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Emilio Scanavino was an Italian painter and sculptor in a modernist, Cubist-influenced style. In 1938 the young Scanavino enrolled in the Art School Nicolò Barabino of Genoa where he met his teacher Mario Calonghi, who had a great influence on Scanavino’s artwork. In 1942 he had his first exhibition at the Salone Romano of Genoa. In the same year he enrolled at the Faculty of Architecture at Milan University. In 1946 he married Giorgina Graglia.
In 1947 Scanavino moved, for the first time, to Paris where he met poets and artists such as Edouard Jaguer, Wols and Camille Bryen. This experience was invaluable to his stylistic growth, especially Cubism, which he gave personal interpretation.
He was part of the Group "I sette del Numero" of the Numero Gallery in Florence, together with the other famous painter Rocco Borella. In 1950 he exhibited at the 25th edition of the Venice Biennale and in 1951 at the Apollinaire Gallery of London in a two-person exhibition with the sculptor Sarah Jackson.
During the sojourn in London he met Philip Martin, Eduardo Paolozzi, Graham Sutherland and Francis Bacon. In the same year he opened his first studio in Milan in an attic of the Foro Bonaparte. Critic Guido Ballo and gallery managers Guido Le Noci and Arturo Schwartz took care of his works.
Next year, 1952, he also worked at Marzotti’s Ceramic Factory in Albissola Marina, where he met many artists and became friends with some of them. Among them there were Lucio Fontana, Asger Jorn, Corneille, Roberto Matta, Wifredo Lam, Giuseppe Capogrossi, Enrico Baj, Sergio Dangelo, Roberto Crippa, Gianni Dova, Agenore Fabbri, Aligi Sassu etc.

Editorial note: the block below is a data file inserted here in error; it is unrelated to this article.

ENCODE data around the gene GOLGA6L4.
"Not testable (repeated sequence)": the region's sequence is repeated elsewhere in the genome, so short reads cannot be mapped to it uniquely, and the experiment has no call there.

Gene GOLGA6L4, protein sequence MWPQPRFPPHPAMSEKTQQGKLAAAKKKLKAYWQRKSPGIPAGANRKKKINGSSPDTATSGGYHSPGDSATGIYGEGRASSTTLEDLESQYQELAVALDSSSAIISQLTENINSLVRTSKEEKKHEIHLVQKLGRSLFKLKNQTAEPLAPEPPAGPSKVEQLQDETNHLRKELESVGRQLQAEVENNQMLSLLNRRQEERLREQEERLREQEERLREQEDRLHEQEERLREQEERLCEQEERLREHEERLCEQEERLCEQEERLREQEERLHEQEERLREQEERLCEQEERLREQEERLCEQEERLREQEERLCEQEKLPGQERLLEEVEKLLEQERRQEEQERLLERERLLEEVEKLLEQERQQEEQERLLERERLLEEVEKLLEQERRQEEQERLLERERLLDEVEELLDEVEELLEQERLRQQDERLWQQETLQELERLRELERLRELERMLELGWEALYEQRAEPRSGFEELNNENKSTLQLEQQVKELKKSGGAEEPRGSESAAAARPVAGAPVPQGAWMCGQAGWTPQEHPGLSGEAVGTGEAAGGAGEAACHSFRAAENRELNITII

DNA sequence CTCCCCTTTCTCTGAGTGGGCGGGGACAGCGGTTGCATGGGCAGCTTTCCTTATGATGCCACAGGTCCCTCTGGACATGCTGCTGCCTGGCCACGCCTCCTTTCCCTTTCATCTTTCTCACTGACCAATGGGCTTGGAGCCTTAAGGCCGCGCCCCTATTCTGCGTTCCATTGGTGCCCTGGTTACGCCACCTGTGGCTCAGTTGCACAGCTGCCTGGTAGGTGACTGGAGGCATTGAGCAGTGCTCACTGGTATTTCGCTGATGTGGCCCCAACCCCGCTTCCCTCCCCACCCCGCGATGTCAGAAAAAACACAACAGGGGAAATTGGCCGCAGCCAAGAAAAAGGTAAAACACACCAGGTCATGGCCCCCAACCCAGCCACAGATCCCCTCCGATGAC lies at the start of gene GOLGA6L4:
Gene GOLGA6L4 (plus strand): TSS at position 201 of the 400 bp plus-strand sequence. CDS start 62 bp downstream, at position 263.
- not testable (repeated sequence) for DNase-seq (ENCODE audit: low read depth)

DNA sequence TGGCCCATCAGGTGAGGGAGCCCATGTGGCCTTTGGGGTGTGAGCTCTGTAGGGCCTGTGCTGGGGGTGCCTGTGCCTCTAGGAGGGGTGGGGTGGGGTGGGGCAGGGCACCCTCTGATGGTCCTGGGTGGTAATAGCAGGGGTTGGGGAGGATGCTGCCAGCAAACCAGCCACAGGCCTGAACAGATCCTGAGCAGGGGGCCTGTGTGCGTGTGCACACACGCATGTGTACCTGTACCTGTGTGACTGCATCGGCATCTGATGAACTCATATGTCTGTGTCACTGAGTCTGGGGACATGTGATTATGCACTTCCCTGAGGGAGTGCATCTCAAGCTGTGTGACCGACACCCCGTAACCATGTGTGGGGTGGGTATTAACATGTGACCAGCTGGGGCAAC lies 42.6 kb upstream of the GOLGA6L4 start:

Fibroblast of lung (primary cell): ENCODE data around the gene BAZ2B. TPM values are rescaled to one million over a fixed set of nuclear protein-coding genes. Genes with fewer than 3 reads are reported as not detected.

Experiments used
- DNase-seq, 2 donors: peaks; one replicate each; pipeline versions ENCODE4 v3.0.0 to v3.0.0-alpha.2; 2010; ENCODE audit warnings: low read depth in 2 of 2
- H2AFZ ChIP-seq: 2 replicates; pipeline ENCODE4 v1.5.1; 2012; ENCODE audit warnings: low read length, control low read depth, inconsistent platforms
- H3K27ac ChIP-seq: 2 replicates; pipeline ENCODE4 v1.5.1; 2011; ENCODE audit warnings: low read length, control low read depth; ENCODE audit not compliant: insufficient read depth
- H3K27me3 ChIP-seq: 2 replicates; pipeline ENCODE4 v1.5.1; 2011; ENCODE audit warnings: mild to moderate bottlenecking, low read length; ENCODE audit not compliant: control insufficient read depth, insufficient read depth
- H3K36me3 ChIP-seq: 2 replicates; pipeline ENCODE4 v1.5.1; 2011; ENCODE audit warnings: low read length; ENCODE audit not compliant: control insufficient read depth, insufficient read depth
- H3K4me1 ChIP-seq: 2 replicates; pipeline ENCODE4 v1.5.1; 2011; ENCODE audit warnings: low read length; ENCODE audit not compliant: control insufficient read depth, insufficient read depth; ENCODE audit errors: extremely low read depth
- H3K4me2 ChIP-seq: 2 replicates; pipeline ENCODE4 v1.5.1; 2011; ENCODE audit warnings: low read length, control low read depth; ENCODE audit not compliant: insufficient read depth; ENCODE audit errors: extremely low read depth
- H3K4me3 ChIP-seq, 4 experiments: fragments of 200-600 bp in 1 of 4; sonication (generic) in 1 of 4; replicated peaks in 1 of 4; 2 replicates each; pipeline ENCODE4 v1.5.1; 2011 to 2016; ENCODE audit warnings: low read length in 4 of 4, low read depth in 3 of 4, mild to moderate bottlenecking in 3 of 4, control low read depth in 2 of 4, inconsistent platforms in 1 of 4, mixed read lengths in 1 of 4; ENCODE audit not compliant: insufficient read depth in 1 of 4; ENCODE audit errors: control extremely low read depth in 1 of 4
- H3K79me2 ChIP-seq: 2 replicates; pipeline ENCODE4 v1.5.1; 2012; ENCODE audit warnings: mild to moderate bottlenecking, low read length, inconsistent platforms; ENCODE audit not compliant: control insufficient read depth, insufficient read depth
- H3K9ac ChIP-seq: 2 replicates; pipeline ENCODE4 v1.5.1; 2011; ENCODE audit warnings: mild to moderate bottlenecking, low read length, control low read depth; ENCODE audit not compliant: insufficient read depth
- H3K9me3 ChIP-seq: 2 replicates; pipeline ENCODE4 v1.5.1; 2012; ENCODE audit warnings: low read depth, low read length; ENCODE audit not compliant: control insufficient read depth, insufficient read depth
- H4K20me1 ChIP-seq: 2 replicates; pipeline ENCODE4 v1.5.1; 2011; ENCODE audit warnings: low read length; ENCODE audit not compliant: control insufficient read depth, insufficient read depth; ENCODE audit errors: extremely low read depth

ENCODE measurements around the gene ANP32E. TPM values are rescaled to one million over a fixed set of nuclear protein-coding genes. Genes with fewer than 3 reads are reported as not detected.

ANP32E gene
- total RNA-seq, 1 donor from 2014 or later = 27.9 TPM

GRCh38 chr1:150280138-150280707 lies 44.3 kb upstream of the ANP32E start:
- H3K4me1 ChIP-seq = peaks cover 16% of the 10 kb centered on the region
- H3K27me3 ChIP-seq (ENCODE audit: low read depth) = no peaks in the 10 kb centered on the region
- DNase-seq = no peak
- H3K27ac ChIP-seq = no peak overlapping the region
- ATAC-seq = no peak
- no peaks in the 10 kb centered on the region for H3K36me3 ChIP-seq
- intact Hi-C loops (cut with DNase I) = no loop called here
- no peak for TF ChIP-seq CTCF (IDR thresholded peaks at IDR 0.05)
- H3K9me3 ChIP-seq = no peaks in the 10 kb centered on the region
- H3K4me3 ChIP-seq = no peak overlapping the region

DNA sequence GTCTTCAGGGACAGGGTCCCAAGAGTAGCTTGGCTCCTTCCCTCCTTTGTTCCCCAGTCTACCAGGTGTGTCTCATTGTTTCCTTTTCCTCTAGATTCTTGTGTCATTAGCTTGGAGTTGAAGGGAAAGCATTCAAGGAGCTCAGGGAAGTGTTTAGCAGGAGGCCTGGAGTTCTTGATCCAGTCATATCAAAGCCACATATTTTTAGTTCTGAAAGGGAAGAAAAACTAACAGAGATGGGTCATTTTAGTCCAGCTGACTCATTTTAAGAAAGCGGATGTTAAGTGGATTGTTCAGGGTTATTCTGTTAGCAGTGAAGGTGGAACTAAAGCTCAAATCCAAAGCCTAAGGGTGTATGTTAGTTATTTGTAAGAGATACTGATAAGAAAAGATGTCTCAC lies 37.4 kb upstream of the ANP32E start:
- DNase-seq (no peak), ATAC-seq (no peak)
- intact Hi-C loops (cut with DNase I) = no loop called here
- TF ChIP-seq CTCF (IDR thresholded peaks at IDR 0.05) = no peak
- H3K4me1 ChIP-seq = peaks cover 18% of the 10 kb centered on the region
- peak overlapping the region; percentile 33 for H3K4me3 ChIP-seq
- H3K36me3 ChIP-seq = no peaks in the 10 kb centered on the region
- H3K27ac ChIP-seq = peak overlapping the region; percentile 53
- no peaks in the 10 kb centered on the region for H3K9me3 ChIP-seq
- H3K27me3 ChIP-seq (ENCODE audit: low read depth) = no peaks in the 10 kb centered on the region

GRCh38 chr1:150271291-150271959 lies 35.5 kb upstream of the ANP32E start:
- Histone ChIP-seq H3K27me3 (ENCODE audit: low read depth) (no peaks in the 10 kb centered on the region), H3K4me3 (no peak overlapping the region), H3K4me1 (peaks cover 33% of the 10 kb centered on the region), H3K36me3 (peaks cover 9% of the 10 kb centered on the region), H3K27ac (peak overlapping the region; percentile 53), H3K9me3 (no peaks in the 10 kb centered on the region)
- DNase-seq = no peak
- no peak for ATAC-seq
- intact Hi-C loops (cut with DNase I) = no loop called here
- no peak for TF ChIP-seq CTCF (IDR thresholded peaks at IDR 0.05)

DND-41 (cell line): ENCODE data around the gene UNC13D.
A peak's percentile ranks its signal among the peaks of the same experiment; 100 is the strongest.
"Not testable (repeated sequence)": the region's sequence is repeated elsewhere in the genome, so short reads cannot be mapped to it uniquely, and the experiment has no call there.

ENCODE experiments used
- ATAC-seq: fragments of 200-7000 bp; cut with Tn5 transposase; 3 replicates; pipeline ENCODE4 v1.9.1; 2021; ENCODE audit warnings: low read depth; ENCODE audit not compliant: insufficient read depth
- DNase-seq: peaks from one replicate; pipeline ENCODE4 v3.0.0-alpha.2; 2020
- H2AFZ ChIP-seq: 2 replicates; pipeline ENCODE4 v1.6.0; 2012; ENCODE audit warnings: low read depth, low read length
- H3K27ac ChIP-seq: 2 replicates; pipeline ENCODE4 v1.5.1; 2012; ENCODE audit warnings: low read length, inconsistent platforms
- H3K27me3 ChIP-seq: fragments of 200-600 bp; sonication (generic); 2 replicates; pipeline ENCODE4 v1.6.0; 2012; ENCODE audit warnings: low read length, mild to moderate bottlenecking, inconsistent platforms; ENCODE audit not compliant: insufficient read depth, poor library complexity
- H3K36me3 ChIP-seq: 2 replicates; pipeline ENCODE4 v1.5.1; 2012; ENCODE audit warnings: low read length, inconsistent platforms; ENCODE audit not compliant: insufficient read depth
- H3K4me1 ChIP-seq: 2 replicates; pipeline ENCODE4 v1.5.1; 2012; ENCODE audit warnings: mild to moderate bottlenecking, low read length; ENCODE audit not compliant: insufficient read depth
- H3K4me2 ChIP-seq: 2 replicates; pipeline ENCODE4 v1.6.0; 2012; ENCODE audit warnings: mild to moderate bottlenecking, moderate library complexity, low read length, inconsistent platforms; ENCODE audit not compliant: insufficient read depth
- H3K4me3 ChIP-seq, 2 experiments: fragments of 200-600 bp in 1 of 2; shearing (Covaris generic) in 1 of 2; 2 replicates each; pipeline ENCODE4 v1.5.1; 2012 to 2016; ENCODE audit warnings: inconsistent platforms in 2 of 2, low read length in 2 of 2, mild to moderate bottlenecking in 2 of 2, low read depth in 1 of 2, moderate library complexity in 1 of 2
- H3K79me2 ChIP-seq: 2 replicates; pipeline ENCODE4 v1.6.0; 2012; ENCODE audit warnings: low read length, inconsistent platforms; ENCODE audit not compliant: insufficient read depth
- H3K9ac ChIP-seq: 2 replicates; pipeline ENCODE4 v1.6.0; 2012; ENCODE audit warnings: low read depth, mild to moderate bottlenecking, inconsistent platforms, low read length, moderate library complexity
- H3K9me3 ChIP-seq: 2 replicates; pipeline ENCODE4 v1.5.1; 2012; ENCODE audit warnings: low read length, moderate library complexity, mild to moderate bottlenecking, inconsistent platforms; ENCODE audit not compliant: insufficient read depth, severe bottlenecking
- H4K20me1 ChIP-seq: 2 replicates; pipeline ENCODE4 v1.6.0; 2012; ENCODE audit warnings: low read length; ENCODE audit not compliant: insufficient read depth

In 1954 he exhibited again at the Venice Biennale (27th edition), and the next year he received the Graziano Prize. In 1958 he earned Lissone Prize and joined Venezia Biennale with an own room, winning the Prampolini Prize. In the same year he signed a contract with the Naviglio Gallery directed by Carlo Cardazzo with whom he established an important friendship and working relation. He then moved to Milan with his family.
In 1962 he bought an old house at Calice Ligure, which eventually became an atelier. At Milan he met the collector Gianni Malabarba with whom he established a kind friendship.
In 1963 he earned La Spezia Prize and Carlo Cardazzo, whose friendship had supported Scanavino for seven years, suddenly died. This death was a hard loss for the painter. Renato Cardazzo then carried on his brother's work as an art trader and also took a great role in spreading Scanavino's name in Italy and abroad.
In 1966 Scanavino exhibited again with a personal room at 33rd Venice Biennale, where he won the Pininfarina Prize. In 1968 he moved his studio at Calice Ligure. A group of artists also moved there, creating a small community around Scanavino.
In 1970 he earned the Gran Prix at Mentone Biennale. Collector Franco Castelli, director of "L'uomo e l'Arte", became his friend and supporter.
In 1971 he survived a hard surgery. The recovery signaled the start of a new creative wave of his painting. He travelled in Belgium, France and Germany but he remained living at Calice Ligure.
In 1982, although disease led to progressive degeneration, he kept working and exhibiting in public and private places. In 1986 he was invited to exhibit at Rome Quadriennale. He died in Milan on 28 November 1986.
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